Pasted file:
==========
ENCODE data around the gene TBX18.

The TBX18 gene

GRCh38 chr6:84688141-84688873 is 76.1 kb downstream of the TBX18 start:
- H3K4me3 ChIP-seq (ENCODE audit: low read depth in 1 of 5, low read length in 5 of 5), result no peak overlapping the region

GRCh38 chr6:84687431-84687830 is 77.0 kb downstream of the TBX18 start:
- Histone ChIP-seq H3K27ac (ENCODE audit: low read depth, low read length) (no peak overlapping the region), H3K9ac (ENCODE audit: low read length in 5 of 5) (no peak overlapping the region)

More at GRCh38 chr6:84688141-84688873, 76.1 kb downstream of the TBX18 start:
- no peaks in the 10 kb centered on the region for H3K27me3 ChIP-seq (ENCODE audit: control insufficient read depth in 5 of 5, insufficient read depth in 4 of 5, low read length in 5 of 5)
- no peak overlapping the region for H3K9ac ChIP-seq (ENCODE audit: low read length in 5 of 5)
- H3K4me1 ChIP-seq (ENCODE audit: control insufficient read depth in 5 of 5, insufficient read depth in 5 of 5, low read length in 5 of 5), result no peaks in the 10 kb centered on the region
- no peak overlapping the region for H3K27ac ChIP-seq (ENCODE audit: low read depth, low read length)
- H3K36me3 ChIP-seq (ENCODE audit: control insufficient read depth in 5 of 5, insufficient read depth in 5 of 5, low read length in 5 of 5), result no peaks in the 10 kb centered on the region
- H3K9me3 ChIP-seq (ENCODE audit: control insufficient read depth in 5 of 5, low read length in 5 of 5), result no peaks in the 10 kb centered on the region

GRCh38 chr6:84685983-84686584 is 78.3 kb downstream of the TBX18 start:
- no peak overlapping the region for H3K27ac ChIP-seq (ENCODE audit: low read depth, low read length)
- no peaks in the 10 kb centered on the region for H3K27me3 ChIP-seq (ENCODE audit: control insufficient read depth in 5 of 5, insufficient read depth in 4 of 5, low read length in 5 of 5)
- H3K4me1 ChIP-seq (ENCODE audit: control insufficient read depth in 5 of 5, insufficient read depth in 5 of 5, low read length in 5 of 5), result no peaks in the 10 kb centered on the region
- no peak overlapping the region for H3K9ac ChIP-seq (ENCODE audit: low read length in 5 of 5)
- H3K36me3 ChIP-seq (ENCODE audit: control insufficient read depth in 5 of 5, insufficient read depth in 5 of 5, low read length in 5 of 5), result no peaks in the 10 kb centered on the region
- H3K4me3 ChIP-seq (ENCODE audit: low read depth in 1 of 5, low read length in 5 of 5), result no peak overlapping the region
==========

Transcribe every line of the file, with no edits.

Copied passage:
ENCODE data around the gene TBX18.

The TBX18 gene

GRCh38 chr6:84688141-84688873 is 76.1 kb downstream of the TBX18 start:
- H3K4me3 ChIP-seq (ENCODE audit: low read depth in 1 of 5, low read length in 5 of 5), result no peak overlapping the region

GRCh38 chr6:84687431-84687830 is 77.0 kb downstream of the TBX18 start:
- Histone ChIP-seq H3K27ac (ENCODE audit: low read depth, low read length) (no peak overlapping the region), H3K9ac (ENCODE audit: low read length in 5 of 5) (no peak overlapping the region)

More at GRCh38 chr6:84688141-84688873, 76.1 kb downstream of the TBX18 start:
- no peaks in the 10 kb centered on the region for H3K27me3 ChIP-seq (ENCODE audit: control insufficient read depth in 5 of 5, insufficient read depth in 4 of 5, low read length in 5 of 5)
- no peak overlapping the region for H3K9ac ChIP-seq (ENCODE audit: low read length in 5 of 5)
- H3K4me1 ChIP-seq (ENCODE audit: control insufficient read depth in 5 of 5, insufficient read depth in 5 of 5, low read length in 5 of 5), result no peaks in the 10 kb centered on the region
- no peak overlapping the region for H3K27ac ChIP-seq (ENCODE audit: low read depth, low read length)
- H3K36me3 ChIP-seq (ENCODE audit: control insufficient read depth in 5 of 5, insufficient read depth in 5 of 5, low read length in 5 of 5), result no peaks in the 10 kb centered on the region
- H3K9me3 ChIP-seq (ENCODE audit: control insufficient read depth in 5 of 5, low read length in 5 of 5), result no peaks in the 10 kb centered on the region

GRCh38 chr6:84685983-84686584 is 78.3 kb downstream of the TBX18 start:
- no peak overlapping the region for H3K27ac ChIP-seq (ENCODE audit: low read depth, low read length)
- no peaks in the 10 kb centered on the region for H3K27me3 ChIP-seq (ENCODE audit: control insufficient read depth in 5 of 5, insufficient read depth in 4 of 5, low read length in 5 of 5)
- H3K4me1 ChIP-seq (ENCODE audit: control insufficient read depth in 5 of 5, insufficient read depth in 5 of 5, low read length in 5 of 5), result no peaks in the 10 kb centered on the region
- no peak overlapping the region for H3K9ac ChIP-seq (ENCODE audit: low read length in 5 of 5)
- H3K36me3 ChIP-seq (ENCODE audit: control insufficient read depth in 5 of 5, insufficient read depth in 5 of 5, low read length in 5 of 5), result no peaks in the 10 kb centered on the region
- H3K4me3 ChIP-seq (ENCODE audit: low read depth in 1 of 5, low read length in 5 of 5), result no peak overlapping the region